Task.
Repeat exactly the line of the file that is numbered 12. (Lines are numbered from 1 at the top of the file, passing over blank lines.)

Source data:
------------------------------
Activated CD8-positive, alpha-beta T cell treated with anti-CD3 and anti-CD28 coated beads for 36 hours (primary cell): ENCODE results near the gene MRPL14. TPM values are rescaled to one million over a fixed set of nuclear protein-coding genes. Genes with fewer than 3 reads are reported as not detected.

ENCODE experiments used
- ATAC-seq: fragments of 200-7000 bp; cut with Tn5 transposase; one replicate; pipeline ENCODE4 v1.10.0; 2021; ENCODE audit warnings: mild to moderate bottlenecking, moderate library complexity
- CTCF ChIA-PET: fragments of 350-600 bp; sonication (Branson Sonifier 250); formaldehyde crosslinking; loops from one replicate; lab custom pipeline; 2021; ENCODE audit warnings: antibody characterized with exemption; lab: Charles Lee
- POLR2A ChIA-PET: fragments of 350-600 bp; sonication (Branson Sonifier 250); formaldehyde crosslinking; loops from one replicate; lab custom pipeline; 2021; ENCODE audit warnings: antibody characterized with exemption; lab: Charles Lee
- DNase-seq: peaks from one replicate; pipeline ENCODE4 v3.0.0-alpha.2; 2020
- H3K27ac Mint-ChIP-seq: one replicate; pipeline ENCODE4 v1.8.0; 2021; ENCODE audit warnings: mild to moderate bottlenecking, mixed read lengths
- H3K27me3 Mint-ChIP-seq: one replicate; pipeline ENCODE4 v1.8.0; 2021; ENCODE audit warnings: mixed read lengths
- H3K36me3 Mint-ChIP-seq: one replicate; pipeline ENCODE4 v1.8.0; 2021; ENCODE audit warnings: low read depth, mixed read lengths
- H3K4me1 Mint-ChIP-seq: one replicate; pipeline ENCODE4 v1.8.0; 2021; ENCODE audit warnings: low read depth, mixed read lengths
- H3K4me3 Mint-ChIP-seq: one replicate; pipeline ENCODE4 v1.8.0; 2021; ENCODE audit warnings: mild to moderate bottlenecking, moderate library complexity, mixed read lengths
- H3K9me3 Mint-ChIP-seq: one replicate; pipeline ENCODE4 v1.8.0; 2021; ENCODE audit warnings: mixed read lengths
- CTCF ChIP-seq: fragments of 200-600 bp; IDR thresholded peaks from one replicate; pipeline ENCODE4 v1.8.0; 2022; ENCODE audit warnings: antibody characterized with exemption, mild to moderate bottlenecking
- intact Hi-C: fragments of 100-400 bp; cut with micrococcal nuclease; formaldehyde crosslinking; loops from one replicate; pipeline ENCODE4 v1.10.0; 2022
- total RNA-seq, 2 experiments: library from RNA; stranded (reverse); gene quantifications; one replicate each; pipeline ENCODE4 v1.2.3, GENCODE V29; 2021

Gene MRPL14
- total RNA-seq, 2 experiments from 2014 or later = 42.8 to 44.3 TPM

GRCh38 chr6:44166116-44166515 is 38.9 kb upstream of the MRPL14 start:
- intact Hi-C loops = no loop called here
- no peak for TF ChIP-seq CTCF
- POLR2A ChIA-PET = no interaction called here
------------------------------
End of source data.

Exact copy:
- H3K9me3 Mint-ChIP-seq: one replicate; pipeline ENCODE4 v1.8.0; 2021; ENCODE audit warnings: mixed read lengths